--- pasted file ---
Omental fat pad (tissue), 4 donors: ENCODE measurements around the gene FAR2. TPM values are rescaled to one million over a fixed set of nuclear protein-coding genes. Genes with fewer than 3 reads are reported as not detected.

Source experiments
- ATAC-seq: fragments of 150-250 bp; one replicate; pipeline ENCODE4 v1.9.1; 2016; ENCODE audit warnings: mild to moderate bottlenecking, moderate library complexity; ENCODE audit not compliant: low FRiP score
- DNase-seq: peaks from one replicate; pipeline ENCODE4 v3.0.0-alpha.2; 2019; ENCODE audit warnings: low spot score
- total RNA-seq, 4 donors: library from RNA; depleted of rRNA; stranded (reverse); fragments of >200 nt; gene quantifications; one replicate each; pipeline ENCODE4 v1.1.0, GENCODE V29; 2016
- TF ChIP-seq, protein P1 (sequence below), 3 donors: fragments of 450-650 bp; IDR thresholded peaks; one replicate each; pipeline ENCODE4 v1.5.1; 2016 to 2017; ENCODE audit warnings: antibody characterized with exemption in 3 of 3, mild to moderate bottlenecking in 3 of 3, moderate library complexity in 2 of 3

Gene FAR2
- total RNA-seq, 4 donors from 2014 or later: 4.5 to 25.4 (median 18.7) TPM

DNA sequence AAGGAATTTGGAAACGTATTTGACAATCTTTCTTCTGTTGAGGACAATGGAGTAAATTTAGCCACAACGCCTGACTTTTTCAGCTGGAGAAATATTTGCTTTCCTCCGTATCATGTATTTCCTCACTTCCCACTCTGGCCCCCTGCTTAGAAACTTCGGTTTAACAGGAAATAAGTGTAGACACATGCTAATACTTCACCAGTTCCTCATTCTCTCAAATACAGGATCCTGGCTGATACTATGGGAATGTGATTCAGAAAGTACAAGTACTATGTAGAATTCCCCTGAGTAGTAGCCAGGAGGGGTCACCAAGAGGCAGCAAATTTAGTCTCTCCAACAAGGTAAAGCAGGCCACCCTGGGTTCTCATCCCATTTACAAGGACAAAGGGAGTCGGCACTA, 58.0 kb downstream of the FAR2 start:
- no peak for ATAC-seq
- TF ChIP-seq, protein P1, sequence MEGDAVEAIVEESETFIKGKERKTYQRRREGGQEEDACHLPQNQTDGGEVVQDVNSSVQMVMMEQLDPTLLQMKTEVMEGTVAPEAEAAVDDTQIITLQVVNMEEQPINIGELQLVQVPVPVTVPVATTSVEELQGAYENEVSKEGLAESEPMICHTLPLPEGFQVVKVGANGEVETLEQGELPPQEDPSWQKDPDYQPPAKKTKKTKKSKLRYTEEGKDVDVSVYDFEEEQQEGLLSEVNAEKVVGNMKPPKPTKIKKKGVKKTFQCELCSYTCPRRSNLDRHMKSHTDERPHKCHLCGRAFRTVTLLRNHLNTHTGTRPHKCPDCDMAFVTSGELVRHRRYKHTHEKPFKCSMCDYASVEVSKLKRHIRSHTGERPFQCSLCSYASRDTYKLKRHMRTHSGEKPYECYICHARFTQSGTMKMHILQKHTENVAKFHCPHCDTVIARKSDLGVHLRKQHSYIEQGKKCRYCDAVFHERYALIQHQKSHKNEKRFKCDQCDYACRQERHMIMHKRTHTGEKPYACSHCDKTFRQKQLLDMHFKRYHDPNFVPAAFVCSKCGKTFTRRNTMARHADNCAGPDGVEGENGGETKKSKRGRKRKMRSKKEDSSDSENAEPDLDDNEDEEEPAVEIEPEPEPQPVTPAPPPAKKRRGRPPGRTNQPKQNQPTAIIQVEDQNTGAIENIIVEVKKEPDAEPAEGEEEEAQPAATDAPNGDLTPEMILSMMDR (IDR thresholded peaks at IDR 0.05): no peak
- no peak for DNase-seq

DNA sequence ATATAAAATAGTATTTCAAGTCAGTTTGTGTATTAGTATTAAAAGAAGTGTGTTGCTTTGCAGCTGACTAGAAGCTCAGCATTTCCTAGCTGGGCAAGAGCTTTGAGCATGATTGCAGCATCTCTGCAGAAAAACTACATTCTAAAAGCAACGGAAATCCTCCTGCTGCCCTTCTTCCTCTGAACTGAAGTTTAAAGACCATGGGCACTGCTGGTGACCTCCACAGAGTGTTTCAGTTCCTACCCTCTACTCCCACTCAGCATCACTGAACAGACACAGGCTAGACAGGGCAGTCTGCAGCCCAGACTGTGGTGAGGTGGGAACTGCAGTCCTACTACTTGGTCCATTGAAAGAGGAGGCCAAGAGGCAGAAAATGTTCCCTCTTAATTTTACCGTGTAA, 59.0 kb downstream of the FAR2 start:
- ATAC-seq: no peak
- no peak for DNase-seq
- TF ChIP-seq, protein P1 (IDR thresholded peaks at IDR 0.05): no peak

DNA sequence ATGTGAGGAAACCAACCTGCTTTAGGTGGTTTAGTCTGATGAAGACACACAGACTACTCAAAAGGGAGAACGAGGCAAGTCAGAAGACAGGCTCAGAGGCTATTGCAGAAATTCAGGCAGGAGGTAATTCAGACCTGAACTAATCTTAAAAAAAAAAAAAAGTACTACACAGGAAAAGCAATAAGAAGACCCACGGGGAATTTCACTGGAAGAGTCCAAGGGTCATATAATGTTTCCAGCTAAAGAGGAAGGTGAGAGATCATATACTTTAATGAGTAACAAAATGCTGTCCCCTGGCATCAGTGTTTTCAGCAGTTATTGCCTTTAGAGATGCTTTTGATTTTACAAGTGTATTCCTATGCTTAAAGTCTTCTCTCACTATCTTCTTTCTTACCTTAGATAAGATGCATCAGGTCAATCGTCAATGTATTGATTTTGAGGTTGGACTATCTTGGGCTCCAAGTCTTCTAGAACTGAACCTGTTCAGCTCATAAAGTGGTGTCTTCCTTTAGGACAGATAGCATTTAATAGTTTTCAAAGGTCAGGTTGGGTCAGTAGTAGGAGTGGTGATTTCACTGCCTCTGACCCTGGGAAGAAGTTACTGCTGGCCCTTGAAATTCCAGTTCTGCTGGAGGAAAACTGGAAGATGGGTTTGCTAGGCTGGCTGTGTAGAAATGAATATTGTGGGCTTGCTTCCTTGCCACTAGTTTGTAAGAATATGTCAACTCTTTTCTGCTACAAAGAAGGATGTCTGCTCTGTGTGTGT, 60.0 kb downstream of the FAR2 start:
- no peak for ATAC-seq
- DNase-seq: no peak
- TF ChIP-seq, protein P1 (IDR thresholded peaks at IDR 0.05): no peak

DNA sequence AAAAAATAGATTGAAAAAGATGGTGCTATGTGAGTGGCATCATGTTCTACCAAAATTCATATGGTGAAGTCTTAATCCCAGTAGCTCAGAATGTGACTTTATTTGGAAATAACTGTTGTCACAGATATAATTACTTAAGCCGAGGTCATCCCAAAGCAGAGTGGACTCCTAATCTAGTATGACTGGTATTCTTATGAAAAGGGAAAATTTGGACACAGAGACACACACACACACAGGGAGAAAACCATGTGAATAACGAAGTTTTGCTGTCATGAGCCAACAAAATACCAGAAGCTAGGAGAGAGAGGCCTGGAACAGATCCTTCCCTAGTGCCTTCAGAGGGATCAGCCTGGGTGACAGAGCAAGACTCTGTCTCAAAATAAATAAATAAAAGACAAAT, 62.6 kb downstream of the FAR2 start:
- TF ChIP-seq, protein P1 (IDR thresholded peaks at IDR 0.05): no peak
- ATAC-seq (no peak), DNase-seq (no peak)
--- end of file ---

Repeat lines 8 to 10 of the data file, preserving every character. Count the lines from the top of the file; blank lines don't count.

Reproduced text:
- total RNA-seq, 4 donors from 2014 or later: 4.5 to 25.4 (median 18.7) TPM

DNA sequence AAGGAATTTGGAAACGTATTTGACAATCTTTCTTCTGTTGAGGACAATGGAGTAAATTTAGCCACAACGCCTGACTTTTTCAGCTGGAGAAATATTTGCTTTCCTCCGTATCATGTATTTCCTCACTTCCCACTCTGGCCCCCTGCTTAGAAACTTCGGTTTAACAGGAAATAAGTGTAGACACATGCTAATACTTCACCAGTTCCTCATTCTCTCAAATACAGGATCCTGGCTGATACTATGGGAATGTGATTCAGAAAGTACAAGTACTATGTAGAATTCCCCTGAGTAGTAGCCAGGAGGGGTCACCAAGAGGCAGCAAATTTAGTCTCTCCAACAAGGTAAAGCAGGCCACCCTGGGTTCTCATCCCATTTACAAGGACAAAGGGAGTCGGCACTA, 58.0 kb downstream of the FAR2 start:
- no peak for ATAC-seq